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UPDATE 2-Swiss reject initiative to ban factory farming

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Voters reject proposal to ban factory farming

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They narrowly back rise in women's retirement age to 65

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They reject a proposal to scrap a tax on bond interest

(Adds results of votes)

By Cecile Mantovani

GENEVA, Sept 25 (Reuters) - Swiss voters on Sunday rejected a proposal to ban factory farming in a referendum on whether the wealthy country's strict animal welfare laws need to be tightened yet further.

The government's VoteInfo App showed a provisional result of 62.86% of votes against the proposal, put to a referendum under the Swiss system of direct democracy, to make protecting the dignity of farm animals such as cattle, chickens and pigs a constitutional requirement.

VoteInfo takes voting results data collated by the Federal Statistics Office.

"I've voted no," said Geneva resident Fabrice Drouin.

"There are farmers who are doing intensive farming with their animals but they are respecting animal welfare and to feed the population, we have to do factory farming, at least a little, otherwise, we won't be able to eat meat anymore."

In a second referendum, the Swiss voted narrowly in favour of a planned reform of old-age insurance, which among other things would raise the retirement age for women to 65 from 64.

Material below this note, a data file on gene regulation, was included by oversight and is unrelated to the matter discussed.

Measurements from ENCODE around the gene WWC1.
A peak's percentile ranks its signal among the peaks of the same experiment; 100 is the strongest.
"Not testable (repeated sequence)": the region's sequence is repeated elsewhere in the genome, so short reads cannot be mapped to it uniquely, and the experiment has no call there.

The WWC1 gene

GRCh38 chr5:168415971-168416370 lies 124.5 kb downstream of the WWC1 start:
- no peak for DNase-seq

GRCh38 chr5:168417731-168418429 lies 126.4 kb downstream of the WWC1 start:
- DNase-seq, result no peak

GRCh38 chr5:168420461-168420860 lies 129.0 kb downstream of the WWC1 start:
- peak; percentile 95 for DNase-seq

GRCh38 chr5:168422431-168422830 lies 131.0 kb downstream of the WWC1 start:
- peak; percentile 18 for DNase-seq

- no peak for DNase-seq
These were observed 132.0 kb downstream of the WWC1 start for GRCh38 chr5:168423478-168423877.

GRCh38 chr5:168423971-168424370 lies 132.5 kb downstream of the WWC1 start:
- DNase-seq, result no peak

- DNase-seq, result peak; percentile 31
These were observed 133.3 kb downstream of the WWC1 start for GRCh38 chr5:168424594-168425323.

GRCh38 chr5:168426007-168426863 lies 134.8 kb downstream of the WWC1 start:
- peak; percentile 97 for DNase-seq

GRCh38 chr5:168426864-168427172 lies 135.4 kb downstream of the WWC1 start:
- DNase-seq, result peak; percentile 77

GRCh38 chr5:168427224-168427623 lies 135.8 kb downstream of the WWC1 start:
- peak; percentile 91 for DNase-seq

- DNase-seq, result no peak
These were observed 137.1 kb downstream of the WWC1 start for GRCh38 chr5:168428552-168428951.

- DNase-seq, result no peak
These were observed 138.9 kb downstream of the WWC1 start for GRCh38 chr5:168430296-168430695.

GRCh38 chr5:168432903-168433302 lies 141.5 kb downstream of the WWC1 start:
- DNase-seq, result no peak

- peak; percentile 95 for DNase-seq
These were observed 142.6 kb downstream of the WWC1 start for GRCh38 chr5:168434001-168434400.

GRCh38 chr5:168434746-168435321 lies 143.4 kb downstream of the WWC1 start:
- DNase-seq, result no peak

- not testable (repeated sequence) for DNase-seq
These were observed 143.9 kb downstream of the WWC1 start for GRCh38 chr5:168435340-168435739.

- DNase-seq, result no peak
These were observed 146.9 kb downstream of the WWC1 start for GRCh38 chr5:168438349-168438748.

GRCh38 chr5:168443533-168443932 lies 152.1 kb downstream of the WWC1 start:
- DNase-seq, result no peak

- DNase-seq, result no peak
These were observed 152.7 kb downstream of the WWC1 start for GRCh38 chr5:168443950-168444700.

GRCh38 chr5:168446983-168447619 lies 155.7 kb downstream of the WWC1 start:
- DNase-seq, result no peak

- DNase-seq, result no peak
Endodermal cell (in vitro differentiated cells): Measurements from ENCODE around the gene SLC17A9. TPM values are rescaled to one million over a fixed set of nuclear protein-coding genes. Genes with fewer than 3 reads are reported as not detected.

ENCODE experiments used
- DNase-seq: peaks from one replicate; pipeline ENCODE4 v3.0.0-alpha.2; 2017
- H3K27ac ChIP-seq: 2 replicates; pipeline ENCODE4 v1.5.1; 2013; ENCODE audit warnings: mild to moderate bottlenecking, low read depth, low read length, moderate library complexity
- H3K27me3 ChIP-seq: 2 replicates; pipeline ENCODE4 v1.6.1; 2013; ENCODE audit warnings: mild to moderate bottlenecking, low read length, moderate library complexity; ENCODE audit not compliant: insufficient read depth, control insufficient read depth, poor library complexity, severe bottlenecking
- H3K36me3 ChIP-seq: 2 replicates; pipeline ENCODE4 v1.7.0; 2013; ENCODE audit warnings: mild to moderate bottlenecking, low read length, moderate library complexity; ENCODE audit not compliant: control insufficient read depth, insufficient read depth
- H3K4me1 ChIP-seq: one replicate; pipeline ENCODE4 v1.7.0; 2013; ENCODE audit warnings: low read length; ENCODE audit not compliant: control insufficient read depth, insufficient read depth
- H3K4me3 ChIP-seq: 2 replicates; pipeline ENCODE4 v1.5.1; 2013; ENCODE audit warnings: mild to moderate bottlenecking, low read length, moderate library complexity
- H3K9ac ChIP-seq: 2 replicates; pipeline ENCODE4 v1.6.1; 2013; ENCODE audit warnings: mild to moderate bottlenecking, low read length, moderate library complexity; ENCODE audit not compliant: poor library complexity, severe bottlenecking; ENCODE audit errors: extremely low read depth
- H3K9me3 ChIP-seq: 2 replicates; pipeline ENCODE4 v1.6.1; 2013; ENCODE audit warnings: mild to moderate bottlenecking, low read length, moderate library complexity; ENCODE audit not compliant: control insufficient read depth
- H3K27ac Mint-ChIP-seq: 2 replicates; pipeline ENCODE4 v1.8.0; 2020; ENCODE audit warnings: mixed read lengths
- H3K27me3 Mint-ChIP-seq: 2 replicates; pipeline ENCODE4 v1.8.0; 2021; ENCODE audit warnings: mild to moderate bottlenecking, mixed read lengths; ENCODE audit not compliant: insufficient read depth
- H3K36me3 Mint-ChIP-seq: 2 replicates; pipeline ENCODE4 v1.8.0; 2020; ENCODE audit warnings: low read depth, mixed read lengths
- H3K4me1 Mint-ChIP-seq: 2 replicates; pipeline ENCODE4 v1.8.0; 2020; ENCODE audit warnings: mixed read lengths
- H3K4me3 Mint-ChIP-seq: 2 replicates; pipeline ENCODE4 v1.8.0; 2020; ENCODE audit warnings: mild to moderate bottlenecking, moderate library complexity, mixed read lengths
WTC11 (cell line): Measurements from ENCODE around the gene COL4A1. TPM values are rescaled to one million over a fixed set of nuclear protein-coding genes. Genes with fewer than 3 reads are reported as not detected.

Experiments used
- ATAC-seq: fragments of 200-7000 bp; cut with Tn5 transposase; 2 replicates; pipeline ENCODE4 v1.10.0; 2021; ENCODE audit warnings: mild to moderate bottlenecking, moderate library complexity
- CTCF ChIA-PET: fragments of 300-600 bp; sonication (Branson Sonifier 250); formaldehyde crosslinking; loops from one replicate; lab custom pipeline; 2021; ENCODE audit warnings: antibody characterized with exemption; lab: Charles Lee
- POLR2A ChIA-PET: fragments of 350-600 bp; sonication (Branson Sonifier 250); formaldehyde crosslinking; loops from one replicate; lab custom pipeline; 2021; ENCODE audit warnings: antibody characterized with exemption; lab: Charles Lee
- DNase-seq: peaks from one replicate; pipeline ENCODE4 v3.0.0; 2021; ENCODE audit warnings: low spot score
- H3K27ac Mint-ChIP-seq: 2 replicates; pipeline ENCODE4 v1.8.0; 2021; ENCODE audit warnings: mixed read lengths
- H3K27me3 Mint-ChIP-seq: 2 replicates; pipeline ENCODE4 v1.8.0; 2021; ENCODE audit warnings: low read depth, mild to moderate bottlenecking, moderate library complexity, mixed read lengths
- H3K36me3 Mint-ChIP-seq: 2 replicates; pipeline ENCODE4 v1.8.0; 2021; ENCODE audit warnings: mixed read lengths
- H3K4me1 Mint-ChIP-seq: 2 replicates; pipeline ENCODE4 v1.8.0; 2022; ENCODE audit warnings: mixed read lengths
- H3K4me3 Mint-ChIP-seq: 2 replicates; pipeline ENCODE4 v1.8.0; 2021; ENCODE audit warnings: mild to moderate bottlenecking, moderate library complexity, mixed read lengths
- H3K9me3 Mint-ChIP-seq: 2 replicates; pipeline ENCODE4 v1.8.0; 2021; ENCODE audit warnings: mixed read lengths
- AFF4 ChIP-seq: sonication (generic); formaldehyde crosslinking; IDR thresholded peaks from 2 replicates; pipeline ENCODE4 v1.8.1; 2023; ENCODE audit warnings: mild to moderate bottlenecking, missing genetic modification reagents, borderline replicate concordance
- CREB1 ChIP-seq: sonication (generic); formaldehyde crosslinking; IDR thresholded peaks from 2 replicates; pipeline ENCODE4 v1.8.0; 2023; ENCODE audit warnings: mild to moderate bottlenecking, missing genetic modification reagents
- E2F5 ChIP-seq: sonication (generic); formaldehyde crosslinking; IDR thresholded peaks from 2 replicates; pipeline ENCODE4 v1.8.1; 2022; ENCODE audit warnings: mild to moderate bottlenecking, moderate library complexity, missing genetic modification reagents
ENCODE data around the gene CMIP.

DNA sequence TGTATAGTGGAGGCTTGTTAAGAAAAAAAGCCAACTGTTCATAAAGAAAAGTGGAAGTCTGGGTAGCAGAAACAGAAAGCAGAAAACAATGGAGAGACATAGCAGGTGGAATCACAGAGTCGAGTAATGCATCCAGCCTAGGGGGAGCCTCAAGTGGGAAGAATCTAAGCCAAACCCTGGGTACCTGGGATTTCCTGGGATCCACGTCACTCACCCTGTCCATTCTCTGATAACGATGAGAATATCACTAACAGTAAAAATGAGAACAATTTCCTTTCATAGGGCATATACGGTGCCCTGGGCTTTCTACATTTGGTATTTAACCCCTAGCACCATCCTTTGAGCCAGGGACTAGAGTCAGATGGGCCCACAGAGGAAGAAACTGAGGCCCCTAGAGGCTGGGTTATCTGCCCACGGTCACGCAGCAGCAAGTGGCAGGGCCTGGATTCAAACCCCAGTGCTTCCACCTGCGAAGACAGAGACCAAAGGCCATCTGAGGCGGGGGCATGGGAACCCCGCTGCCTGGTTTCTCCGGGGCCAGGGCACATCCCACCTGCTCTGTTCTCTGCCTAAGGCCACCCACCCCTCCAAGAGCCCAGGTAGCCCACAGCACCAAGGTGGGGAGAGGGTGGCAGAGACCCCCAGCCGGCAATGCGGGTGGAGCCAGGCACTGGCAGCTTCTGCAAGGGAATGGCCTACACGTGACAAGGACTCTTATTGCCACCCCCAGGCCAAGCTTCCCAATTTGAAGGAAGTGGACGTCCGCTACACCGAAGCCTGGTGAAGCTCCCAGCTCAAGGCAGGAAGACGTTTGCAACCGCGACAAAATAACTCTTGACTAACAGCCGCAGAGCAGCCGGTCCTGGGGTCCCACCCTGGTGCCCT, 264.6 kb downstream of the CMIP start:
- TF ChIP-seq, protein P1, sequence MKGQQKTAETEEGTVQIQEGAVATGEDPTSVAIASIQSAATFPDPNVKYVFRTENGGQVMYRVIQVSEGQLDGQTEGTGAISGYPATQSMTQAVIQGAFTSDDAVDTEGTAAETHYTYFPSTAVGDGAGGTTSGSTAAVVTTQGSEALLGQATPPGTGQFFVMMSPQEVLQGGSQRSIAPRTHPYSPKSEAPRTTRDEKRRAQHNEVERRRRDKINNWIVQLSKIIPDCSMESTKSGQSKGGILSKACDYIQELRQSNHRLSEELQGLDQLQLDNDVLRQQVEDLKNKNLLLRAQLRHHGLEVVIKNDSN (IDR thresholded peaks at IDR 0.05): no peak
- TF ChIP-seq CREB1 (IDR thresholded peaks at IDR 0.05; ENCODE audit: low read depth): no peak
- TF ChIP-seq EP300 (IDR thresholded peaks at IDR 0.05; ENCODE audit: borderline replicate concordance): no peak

The farming proposal would have required the government to set stricter rules for caring for animals, including giving them access to the outdoors, and for slaughtering them. The requirements would also have covered imported animals and animal products.

The government recommended against the proposal, saying such changes would breach trade accords, increase investment and operating costs, and boost food prices.

"I think in general, people are regulating themselves on their own," said Geneva resident Florian Barbon who opposed the initiative. "I don't think we need a legal framework for this."

In a third vote, 52.01% of voters rejected a measure that would have provided for the abolition of a withholding tax on bond interest introduced to prevent tax evasion.

Although investors could reclaim the tax, provided they disclosed the interest income in their tax returns, the government had argued that abolishing the levy would reduce administrative costs and make Switzerland more attractive to business. (Reporting by Cecile Mantovani Writing by Paul Carrel Editing by David Evans and Frances Kerry)

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